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Power and Speed
Power, Given Speed calculates power at some given speed. Speed, Given Power calculates speed at some given power. If a rider has less weight going up a hill, how much faster will the rider be? Air density can make as much as a 10% difference in speed. These calculations are made assuming forces are in equilibrium and a rider has reached steady-state conditions.

Measure rotational inertia. It's easy. Which wheel would be best for a climb? Which for a sprint?

Forces not in Equilibrium
More often than not, forces on a rider are not in equilibrium. This happens at the start of a time trial or short track event such as a 500 m TT or a Kilo. Under these conditions speeds change as time progresses. Plots of speed, distance, and acceleration show how these parameters change with time.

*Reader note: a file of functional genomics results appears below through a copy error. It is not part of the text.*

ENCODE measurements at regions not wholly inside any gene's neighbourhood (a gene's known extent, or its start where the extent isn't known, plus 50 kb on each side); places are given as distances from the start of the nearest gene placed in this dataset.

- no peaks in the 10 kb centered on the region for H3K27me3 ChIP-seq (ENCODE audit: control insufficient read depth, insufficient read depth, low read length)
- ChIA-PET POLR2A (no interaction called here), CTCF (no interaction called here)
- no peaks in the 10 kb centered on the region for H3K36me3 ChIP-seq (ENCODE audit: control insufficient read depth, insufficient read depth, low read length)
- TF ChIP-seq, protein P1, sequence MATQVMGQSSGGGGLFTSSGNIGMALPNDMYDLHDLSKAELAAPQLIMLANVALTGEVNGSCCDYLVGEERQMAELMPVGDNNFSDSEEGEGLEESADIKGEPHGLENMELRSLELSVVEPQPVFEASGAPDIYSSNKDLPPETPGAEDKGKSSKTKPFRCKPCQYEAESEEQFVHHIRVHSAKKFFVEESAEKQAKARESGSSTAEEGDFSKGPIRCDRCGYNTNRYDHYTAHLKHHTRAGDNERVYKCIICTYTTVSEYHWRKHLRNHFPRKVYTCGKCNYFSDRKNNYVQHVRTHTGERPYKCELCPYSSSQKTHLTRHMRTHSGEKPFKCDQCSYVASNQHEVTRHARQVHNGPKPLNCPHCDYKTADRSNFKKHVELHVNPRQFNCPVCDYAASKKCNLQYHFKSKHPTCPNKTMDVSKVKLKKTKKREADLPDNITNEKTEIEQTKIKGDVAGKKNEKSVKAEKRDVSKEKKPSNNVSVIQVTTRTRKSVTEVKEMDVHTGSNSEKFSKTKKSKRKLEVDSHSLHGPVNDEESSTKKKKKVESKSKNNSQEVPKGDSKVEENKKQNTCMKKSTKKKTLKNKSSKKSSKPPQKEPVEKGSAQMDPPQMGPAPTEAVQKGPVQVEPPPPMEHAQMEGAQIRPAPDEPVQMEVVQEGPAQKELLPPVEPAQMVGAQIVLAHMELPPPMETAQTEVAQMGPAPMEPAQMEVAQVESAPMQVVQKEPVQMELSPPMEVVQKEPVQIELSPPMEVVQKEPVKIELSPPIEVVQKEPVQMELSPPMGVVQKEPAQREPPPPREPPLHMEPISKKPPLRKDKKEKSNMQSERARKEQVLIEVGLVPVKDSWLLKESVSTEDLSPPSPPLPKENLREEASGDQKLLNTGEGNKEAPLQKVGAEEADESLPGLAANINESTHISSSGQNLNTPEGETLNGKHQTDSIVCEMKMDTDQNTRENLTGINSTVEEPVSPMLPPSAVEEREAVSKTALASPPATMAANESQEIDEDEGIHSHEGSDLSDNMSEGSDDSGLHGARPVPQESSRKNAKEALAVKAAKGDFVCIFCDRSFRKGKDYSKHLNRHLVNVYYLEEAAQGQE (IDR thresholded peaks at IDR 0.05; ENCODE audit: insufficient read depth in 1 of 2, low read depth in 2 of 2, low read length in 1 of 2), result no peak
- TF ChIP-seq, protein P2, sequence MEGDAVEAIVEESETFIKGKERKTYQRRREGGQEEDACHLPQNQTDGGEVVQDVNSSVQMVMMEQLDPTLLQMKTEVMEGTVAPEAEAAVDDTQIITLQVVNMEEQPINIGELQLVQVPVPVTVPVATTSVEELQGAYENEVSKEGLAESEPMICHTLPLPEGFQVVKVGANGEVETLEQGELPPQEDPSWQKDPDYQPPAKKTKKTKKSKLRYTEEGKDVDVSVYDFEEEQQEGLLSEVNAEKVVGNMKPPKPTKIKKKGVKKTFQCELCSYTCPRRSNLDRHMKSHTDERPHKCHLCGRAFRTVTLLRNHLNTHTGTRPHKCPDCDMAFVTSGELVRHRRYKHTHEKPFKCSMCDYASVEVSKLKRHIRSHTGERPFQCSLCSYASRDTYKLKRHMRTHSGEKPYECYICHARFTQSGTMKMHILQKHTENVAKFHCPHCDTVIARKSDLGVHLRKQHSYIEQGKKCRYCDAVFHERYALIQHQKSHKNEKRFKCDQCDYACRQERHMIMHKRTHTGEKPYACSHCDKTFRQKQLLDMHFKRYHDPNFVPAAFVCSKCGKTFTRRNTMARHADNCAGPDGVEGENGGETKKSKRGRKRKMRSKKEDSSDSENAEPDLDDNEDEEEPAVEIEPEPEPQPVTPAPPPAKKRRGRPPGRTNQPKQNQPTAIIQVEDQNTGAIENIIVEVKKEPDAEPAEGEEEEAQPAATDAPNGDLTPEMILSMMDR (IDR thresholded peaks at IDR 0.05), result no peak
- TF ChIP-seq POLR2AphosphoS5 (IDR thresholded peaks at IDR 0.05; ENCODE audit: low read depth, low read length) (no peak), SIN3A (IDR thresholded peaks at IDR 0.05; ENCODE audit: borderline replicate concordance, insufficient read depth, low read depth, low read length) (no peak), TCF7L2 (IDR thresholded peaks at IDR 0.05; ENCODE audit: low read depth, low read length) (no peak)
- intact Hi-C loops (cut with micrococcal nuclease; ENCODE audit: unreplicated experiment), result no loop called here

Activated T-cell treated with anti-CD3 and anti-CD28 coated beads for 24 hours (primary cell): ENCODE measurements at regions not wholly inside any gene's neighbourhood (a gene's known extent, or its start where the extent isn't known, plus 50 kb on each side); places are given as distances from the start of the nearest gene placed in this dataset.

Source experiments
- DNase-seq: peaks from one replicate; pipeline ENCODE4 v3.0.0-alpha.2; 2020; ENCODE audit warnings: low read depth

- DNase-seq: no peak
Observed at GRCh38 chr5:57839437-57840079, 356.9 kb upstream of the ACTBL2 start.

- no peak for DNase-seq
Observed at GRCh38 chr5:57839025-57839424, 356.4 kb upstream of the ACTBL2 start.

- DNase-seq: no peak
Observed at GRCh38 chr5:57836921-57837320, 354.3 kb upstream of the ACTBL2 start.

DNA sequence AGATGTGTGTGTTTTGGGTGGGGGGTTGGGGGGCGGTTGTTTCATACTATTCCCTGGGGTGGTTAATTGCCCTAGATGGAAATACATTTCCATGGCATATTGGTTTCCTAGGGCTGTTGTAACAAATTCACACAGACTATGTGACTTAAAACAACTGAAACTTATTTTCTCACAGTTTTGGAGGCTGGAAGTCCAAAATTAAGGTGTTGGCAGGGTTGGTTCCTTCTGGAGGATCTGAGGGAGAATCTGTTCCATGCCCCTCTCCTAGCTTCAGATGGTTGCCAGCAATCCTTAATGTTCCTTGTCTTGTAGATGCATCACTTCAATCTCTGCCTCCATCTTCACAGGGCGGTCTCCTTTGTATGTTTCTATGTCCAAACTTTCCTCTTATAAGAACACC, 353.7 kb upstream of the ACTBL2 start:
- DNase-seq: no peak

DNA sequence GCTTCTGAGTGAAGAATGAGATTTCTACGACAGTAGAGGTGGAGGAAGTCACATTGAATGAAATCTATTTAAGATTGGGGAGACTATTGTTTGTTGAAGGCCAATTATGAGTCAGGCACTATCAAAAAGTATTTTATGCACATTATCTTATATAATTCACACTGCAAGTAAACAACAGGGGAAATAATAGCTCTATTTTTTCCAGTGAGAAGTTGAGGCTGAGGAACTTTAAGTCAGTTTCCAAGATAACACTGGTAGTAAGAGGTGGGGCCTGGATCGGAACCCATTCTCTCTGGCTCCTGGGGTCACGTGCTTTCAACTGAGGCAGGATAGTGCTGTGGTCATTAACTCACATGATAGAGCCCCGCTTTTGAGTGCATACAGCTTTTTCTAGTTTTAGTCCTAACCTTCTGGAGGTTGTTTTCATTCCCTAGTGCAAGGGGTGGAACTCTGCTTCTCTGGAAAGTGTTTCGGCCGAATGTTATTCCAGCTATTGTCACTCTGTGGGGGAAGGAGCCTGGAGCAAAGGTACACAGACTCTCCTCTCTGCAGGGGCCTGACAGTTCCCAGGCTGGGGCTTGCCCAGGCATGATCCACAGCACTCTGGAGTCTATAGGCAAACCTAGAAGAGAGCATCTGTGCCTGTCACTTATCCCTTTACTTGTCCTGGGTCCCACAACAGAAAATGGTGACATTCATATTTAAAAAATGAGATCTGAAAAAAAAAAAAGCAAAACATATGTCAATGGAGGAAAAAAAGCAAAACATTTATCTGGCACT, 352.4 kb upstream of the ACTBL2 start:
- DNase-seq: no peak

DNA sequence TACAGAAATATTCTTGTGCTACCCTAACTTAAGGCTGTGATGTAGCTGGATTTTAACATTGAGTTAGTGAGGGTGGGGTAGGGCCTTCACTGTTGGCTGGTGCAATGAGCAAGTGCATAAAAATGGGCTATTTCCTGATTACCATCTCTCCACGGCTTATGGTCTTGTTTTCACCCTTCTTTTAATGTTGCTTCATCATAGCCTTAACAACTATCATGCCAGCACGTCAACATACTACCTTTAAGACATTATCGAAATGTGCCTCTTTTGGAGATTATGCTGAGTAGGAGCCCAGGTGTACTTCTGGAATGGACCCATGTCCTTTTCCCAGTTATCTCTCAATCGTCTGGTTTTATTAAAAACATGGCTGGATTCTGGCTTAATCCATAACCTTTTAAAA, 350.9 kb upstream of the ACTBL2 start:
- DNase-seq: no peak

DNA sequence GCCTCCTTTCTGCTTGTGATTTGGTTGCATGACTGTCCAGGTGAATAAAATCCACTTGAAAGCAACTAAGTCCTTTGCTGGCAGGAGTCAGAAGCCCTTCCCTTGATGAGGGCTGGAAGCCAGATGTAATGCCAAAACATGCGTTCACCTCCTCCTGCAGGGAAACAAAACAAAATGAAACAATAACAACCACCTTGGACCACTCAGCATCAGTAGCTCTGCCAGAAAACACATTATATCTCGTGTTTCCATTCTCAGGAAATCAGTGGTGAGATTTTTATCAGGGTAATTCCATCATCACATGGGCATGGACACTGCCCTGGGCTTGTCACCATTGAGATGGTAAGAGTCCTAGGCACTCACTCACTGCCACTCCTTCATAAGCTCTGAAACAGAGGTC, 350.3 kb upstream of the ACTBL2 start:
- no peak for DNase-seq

Power Profiles
In sprints a rider's power output peaks rapidly and drops off. This is commonly measured with a Wingate Test. One can create a equivalent sprint Power Profile and use it in subsequent calculations.

Pedaling Model
A model of pedaling a bike is presented. In concept, the Model Small Pedal Model Iconlets one make assumptions regarding strength of the thigh and shin muscle groups and converts these assumptions into power at the pedals. The Model can be used to investigate optimal seat height, optimal crank length, effect of "keeping the heel down," or improving muscle strength. Plots of forces at the pedals and of strength of muscle groups are presented.

©1998 Tom Compton